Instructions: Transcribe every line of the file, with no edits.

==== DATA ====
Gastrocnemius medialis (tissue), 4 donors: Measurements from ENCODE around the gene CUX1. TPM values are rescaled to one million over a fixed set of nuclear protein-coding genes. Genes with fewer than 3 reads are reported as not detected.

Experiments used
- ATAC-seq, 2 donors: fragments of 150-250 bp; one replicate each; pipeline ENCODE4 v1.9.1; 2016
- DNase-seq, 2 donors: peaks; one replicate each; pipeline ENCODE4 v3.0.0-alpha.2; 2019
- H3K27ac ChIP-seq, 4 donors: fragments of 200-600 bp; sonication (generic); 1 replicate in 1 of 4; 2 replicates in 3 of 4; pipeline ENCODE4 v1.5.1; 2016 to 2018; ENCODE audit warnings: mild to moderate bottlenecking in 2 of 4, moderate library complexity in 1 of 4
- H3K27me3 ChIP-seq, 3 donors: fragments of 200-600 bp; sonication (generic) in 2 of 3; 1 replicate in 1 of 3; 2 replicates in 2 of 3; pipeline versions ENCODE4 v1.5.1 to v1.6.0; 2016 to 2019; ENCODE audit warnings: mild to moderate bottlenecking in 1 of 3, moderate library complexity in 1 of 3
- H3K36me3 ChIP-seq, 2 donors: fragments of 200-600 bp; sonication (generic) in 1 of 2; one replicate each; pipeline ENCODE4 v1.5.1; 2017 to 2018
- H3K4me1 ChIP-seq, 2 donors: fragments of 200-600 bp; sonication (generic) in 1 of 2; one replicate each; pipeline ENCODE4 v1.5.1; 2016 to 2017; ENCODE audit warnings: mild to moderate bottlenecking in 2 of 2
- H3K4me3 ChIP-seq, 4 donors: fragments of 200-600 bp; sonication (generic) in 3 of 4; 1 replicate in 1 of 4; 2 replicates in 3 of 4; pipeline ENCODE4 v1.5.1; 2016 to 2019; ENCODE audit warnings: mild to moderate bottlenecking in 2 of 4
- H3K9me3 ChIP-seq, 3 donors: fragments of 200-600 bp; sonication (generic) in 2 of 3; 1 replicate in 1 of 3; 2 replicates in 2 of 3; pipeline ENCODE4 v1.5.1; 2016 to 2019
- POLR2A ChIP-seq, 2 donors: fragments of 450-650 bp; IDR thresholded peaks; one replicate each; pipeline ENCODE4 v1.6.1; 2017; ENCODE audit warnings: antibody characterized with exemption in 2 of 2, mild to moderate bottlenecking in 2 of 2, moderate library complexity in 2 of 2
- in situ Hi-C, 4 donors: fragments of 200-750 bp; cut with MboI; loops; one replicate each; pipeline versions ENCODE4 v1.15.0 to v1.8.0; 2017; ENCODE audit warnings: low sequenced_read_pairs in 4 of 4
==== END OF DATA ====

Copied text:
Gastrocnemius medialis (tissue), 4 donors: Measurements from ENCODE around the gene CUX1. TPM values are rescaled to one million over a fixed set of nuclear protein-coding genes. Genes with fewer than 3 reads are reported as not detected.

Experiments used
- ATAC-seq, 2 donors: fragments of 150-250 bp; one replicate each; pipeline ENCODE4 v1.9.1; 2016
- DNase-seq, 2 donors: peaks; one replicate each; pipeline ENCODE4 v3.0.0-alpha.2; 2019
- H3K27ac ChIP-seq, 4 donors: fragments of 200-600 bp; sonication (generic); 1 replicate in 1 of 4; 2 replicates in 3 of 4; pipeline ENCODE4 v1.5.1; 2016 to 2018; ENCODE audit warnings: mild to moderate bottlenecking in 2 of 4, moderate library complexity in 1 of 4
- H3K27me3 ChIP-seq, 3 donors: fragments of 200-600 bp; sonication (generic) in 2 of 3; 1 replicate in 1 of 3; 2 replicates in 2 of 3; pipeline versions ENCODE4 v1.5.1 to v1.6.0; 2016 to 2019; ENCODE audit warnings: mild to moderate bottlenecking in 1 of 3, moderate library complexity in 1 of 3
- H3K36me3 ChIP-seq, 2 donors: fragments of 200-600 bp; sonication (generic) in 1 of 2; one replicate each; pipeline ENCODE4 v1.5.1; 2017 to 2018
- H3K4me1 ChIP-seq, 2 donors: fragments of 200-600 bp; sonication (generic) in 1 of 2; one replicate each; pipeline ENCODE4 v1.5.1; 2016 to 2017; ENCODE audit warnings: mild to moderate bottlenecking in 2 of 2
- H3K4me3 ChIP-seq, 4 donors: fragments of 200-600 bp; sonication (generic) in 3 of 4; 1 replicate in 1 of 4; 2 replicates in 3 of 4; pipeline ENCODE4 v1.5.1; 2016 to 2019; ENCODE audit warnings: mild to moderate bottlenecking in 2 of 4
- H3K9me3 ChIP-seq, 3 donors: fragments of 200-600 bp; sonication (generic) in 2 of 3; 1 replicate in 1 of 3; 2 replicates in 2 of 3; pipeline ENCODE4 v1.5.1; 2016 to 2019
- POLR2A ChIP-seq, 2 donors: fragments of 450-650 bp; IDR thresholded peaks; one replicate each; pipeline ENCODE4 v1.6.1; 2017; ENCODE audit warnings: antibody characterized with exemption in 2 of 2, mild to moderate bottlenecking in 2 of 2, moderate library complexity in 2 of 2
- in situ Hi-C, 4 donors: fragments of 200-750 bp; cut with MboI; loops; one replicate each; pipeline versions ENCODE4 v1.15.0 to v1.8.0; 2017; ENCODE audit warnings: low sequenced_read_pairs in 4 of 4